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: Kettle bells instead of a gym membership? A guide to responsible splurging — or ‘enlightened hedonism’

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For lunch Thursday, Will Benedetto ate four hard-boiled eggs.

For dinner, he and his girlfriend are dining at Flying Squirrel, a Chattanooga, Tenn. restaurant where a hangar steaks go for $21, ramen with roasted pork belly costs $20 and local trout is priced at $18.

“If we want drinks we’ll get them. If we want a bottle of wine, we’ll get it. If we want appetizers, we’ll get them,” said Benedetto, 30, who isn’t going with a maximum money allowance in mind.

It’s a brief flash of what Benedetto calls “enlightened hedonism.” The fully vaccinated couple hasn’t gone out often since they moved to Chattanooga from Brooklyn, N.Y. last June.  “We have that thirst to date one another, instead of cohabit with one another. It does feel necessary to engage in life.”

Outside temperatures are rising, just like vaccination rates. Fancy a boat trip in the local park to ease your way back into the New Normal? Or a new basket for the puppy you adopted during the pandemic?

Courtesy Will Benedetto

After the long days and nights of 2020, Benedetto and many other Americans want to get out, spend money and, well, splurge. But financial advisers say they should do this responsibly and not go too crazy. If 2020 has taught us anything, it’s always be ready for the unexpected.

States keep pulling back their restrictions on mask wearing for vaccinated people in public spaces, including New York, New Jersey and Connecticut. European Union ambassadors are meeting Thursday to discuss guidelines for the 27-member bloc for opening its borders to fully-vaccinated travelers.

Meanwhile, companies are already raking in profits on the sales powered by pent-up demand. For example, Target
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reported all-time record high earnings on Wednesday and Bloomin’ Brands
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,
the parent company of national chains like Outback Steakhouse, said comparable sales soared from March to April.


‘It’s less of I’m going to do this no matter the consequence. It’s more like, I really want to do this for my mental health.’


— Financial coach and counselor Garrett Philbin

Nearly half of people polled by Charles Schwab
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are keen to live large, and get back to their spending levels before the COVID-19 pandemic. What’s more, almost a quarter say they want to splurge and make up for lost time, the survey, released this month, found.

But their dreams are modest — namely, spending time with family and friends. The Schwab 2021 Modern Wealth Survey found that Americans are dreaming most about traveling (40%), socializing (30%), taking an extended vacation (24%), dining out at upmarket restaurant (21%) or throwing a party for family and friends (15%).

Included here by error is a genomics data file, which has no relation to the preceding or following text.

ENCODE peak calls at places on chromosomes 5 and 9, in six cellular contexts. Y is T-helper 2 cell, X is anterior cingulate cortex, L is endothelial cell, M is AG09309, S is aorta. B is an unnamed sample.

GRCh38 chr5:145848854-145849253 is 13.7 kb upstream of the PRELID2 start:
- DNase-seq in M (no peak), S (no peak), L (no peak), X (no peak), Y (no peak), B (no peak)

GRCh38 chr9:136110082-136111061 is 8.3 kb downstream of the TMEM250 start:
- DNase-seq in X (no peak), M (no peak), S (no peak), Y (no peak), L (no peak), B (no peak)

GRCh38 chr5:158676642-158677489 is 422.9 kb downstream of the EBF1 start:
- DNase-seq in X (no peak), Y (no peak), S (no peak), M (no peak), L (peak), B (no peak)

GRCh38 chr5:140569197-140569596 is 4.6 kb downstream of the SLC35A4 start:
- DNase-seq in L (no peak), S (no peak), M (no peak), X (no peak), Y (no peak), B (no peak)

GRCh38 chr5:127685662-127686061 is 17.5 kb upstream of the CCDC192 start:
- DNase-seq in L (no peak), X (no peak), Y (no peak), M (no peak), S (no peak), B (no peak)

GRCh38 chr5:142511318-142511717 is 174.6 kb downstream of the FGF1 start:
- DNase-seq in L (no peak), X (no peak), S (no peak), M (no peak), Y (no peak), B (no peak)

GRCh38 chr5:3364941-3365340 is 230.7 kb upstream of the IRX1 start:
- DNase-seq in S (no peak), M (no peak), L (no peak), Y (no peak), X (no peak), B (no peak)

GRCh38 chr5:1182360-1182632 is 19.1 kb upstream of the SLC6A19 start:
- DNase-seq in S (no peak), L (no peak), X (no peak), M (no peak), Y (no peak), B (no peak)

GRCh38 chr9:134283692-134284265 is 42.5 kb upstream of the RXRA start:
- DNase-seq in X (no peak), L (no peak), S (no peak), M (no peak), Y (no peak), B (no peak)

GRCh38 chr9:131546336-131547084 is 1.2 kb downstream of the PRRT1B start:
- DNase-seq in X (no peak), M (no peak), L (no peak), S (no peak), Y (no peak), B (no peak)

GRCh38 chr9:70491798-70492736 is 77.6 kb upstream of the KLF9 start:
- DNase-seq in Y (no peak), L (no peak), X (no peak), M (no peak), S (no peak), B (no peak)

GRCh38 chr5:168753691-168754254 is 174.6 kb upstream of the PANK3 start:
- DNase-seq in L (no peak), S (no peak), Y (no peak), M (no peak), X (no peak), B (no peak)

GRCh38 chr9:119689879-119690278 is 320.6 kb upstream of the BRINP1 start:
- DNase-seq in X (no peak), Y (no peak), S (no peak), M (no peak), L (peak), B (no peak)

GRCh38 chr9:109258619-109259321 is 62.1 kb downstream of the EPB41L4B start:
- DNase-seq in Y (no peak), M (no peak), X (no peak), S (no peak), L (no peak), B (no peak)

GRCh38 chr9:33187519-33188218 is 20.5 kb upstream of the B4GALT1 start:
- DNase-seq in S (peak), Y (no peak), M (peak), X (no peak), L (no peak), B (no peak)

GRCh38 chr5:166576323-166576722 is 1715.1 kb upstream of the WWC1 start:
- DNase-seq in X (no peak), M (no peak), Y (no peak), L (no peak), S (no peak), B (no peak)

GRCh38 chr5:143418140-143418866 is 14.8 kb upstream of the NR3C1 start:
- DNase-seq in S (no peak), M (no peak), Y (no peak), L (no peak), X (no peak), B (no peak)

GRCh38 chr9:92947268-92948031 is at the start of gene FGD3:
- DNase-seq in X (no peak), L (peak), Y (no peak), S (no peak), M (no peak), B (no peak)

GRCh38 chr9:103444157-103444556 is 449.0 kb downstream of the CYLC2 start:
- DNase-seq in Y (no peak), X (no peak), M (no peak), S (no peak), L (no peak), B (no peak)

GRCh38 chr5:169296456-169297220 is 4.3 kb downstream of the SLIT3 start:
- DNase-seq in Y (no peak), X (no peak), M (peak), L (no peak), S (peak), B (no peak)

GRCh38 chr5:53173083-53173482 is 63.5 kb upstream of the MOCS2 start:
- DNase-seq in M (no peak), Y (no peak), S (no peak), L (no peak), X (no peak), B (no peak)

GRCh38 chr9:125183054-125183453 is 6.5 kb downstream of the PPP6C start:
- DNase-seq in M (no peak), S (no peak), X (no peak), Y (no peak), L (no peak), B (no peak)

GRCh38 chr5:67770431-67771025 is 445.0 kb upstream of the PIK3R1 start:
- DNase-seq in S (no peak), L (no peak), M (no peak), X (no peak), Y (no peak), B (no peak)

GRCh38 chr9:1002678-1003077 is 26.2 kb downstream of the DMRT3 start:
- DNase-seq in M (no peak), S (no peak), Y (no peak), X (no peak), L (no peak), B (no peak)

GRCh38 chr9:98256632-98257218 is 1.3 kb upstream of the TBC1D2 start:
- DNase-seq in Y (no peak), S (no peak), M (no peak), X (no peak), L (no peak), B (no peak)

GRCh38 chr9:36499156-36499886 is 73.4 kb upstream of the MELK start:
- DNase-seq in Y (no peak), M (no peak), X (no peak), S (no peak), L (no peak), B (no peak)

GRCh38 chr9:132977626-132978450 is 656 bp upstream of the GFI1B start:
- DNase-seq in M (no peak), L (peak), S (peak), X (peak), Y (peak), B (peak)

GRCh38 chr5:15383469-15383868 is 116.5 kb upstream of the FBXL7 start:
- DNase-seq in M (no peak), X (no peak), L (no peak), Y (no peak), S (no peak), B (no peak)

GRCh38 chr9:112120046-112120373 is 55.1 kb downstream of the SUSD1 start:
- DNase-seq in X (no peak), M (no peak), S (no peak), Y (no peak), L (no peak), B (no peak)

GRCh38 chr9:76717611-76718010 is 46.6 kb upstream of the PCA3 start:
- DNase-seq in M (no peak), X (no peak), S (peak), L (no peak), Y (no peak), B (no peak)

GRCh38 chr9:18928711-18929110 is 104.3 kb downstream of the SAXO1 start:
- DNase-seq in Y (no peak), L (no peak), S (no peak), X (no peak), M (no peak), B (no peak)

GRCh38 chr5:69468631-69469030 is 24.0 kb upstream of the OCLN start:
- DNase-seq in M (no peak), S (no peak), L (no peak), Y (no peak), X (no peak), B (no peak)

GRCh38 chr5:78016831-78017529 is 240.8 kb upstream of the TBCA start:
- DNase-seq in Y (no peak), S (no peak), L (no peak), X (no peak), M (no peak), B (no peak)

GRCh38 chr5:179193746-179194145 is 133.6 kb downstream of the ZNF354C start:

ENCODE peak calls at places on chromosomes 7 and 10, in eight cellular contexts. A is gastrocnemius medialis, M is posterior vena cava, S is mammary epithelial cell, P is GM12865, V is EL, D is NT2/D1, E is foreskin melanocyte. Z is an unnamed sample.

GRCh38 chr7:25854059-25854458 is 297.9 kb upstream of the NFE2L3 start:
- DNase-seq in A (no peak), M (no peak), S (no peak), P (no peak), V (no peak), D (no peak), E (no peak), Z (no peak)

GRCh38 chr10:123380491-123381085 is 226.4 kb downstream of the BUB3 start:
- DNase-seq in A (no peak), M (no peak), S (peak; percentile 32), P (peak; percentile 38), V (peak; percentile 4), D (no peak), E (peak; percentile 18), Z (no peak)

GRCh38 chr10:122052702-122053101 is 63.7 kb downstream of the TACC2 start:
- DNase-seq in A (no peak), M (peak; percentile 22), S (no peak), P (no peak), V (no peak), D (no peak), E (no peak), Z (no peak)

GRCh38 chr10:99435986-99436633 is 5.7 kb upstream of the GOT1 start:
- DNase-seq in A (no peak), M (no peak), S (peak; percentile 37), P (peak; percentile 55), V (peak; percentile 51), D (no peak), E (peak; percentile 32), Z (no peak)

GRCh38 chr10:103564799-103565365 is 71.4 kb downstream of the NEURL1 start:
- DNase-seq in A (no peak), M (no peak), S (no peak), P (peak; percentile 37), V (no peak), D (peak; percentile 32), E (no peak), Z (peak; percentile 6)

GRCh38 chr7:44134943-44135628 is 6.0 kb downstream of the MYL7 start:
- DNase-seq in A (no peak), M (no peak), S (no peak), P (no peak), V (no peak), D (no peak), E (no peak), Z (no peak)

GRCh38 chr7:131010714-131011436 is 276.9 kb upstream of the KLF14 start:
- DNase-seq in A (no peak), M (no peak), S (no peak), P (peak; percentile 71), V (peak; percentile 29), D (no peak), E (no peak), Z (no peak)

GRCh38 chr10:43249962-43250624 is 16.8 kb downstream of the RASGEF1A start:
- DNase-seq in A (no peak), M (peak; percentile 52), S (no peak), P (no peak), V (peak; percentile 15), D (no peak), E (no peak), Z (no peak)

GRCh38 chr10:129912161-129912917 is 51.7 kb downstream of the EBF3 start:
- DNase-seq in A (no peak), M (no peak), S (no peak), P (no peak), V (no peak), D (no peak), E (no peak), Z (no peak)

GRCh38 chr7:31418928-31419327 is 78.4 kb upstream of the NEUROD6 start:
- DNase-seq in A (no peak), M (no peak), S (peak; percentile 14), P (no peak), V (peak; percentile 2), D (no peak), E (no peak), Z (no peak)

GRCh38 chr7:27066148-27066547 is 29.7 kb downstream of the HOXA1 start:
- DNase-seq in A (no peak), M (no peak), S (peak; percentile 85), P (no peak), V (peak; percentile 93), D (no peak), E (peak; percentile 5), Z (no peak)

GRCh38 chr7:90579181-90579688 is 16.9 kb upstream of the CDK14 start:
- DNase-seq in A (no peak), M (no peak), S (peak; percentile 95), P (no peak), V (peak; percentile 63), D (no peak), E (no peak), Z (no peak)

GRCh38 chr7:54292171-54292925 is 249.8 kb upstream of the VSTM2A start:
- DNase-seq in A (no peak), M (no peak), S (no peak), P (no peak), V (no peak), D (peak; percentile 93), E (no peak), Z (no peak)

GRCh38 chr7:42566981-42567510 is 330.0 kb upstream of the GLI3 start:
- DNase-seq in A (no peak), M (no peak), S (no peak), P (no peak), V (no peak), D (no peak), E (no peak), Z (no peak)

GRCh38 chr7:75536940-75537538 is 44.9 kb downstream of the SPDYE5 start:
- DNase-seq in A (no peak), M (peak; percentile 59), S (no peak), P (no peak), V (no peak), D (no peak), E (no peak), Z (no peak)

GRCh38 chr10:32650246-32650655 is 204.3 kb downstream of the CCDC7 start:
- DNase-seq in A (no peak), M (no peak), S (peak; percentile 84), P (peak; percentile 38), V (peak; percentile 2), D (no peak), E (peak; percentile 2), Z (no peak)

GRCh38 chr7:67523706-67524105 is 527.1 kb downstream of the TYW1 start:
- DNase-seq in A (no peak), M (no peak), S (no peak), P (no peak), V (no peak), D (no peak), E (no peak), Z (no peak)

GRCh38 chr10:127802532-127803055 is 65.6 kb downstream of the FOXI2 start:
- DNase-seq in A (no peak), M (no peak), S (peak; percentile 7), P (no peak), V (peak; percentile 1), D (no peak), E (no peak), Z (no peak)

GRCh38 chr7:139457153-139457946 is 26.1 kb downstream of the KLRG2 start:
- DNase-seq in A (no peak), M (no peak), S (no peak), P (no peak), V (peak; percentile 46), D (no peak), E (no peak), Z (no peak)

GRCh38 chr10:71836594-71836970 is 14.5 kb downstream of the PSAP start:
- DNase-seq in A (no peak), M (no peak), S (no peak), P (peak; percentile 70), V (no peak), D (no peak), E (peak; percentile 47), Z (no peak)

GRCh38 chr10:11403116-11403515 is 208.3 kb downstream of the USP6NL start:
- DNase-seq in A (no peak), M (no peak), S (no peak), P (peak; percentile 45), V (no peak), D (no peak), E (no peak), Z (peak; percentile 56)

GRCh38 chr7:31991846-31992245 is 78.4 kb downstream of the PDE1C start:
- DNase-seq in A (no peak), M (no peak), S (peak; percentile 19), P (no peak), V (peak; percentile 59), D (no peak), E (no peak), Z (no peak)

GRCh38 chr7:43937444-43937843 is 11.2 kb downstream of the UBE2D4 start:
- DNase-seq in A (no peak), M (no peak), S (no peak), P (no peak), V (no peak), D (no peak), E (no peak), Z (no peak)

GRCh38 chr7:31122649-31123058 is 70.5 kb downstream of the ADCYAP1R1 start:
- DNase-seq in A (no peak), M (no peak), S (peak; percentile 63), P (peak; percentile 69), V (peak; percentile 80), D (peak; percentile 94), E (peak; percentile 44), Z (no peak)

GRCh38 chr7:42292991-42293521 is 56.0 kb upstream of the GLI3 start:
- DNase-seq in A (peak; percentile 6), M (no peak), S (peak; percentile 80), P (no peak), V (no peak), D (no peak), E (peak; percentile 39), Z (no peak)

Such decisions are being made all over the country. Financial coach and counselor Garrett Philbin has talked with clients about their upcoming spending plans — like the client who’s going to fill her summer with trips to weddings and bridal showers, or the one who’s already deciding to spend more to go out with friends.

Courtesy Garrett Philbin

Philbin said conversations go a little like this: “It’s less of ‘I’m going to do this no matter the consequence.’ It’s more like ‘I really want to do this for my mental health. I haven’t seen family in forever. I want to do this and how can I do this in a relatively responsible way?’ I honestly think the thing they want is some permission.”

Philbin, the founder of Be Awesome Not Broke, helps his clients plan their expenditures — responsibly. That might involve advice on a temporary tweak on the amount of money earmarked for debt or long-term goals, while still putting money aside to enjoy their life.

But after a year of uncertainty and three rounds of stimulus checks, he says people need to put their ambitions in perspective. “The percentage of extra money going toward goals is getting smaller for the short term — and the amount for fun is getting bigger in the short term, to release that pressure valve,” he said.


After a year of uncertainty and stimulus checks, financial advisers says people need to put their ambitions in perspective.

Is it any wonder? People are exhaling after living paycheck to paycheck. Millions of consumers used their $1400 stimulus checks to pay off their debts and household bills. This bill-pay service found a 30% increase in the number of payments from March 17 to March 21, and the total amount of payments made were 37% higher as compared to the same period last month.

There are signs that people are already thinking ahead to work rather than play, and making sure they have a head start when they get back to the office. Americans will spend an average $747 on new office clothes, shoes and office décor as they return to the office, according to a more than 2,000-person LendingTree survey.